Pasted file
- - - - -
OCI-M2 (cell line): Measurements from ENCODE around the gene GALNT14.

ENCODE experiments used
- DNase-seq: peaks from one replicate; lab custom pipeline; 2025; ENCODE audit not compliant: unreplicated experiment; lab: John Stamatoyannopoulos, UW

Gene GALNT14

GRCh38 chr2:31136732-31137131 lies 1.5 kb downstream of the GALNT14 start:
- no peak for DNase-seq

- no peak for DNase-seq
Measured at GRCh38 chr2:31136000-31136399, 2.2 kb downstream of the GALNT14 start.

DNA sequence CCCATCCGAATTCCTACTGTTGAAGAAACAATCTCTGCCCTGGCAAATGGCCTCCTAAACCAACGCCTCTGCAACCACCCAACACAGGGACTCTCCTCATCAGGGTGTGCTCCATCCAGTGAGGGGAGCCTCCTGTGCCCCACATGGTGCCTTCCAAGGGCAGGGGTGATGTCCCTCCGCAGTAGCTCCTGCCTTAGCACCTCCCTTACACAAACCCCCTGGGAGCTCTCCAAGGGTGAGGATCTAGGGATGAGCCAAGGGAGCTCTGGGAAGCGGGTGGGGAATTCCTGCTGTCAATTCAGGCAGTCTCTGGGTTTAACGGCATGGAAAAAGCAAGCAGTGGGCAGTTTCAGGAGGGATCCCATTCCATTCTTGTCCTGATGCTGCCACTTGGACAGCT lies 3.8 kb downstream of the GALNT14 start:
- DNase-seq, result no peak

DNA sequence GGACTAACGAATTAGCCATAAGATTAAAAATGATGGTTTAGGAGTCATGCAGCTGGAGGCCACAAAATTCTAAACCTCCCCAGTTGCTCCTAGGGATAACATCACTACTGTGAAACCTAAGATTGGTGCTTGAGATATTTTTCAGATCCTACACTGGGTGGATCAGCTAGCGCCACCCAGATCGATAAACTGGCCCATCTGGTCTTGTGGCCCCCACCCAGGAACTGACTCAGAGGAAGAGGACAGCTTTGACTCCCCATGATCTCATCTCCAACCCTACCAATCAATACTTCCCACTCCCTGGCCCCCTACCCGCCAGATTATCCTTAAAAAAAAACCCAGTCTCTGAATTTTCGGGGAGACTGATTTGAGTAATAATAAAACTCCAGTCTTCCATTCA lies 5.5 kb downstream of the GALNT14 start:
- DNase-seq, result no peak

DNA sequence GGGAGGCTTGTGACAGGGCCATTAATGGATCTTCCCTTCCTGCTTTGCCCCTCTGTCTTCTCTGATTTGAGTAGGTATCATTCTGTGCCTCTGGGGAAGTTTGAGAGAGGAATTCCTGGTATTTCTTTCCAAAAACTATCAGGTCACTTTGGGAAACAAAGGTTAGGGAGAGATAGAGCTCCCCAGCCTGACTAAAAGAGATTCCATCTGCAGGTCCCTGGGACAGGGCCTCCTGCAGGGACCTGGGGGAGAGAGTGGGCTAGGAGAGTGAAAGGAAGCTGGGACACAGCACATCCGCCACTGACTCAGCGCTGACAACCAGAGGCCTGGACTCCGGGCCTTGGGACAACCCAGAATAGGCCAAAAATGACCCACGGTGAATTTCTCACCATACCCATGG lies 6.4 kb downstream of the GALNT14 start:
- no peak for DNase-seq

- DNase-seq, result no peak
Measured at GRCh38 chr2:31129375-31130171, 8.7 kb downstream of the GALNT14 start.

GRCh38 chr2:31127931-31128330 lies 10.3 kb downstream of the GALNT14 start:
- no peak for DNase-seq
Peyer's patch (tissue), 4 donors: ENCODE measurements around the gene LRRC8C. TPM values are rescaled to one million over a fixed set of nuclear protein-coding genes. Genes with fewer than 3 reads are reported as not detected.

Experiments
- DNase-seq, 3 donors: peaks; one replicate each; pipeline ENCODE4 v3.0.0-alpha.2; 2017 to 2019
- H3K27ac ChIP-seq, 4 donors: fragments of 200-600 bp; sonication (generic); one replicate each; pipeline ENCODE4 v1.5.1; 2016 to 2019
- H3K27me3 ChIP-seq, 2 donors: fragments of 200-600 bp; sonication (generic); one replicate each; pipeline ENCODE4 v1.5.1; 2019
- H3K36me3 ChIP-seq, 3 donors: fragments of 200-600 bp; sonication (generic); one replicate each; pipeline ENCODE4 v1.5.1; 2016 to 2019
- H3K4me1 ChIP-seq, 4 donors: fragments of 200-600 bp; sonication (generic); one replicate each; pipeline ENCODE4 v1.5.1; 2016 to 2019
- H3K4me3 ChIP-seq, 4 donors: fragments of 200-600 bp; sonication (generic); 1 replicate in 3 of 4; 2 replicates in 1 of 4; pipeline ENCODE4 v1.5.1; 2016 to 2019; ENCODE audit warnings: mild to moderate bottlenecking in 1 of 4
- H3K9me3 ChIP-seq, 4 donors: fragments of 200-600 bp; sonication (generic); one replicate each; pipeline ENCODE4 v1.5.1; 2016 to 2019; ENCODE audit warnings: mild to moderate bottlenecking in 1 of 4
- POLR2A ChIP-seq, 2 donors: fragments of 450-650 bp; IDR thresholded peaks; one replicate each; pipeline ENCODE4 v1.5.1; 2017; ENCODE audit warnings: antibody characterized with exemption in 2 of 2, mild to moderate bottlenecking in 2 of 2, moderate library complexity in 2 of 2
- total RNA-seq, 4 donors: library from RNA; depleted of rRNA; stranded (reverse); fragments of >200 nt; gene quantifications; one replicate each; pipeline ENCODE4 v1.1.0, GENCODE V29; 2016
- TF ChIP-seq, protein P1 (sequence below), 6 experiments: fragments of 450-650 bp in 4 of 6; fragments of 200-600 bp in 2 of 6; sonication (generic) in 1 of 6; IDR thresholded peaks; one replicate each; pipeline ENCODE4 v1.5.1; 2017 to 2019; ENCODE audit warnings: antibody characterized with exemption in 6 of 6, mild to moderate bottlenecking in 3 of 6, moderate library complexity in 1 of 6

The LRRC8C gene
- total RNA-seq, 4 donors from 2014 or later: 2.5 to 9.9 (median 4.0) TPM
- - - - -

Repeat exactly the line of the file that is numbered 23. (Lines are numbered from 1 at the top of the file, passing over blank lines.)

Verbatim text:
- H3K27me3 ChIP-seq, 2 donors: fragments of 200-600 bp; sonication (generic); one replicate each; pipeline ENCODE4 v1.5.1; 2019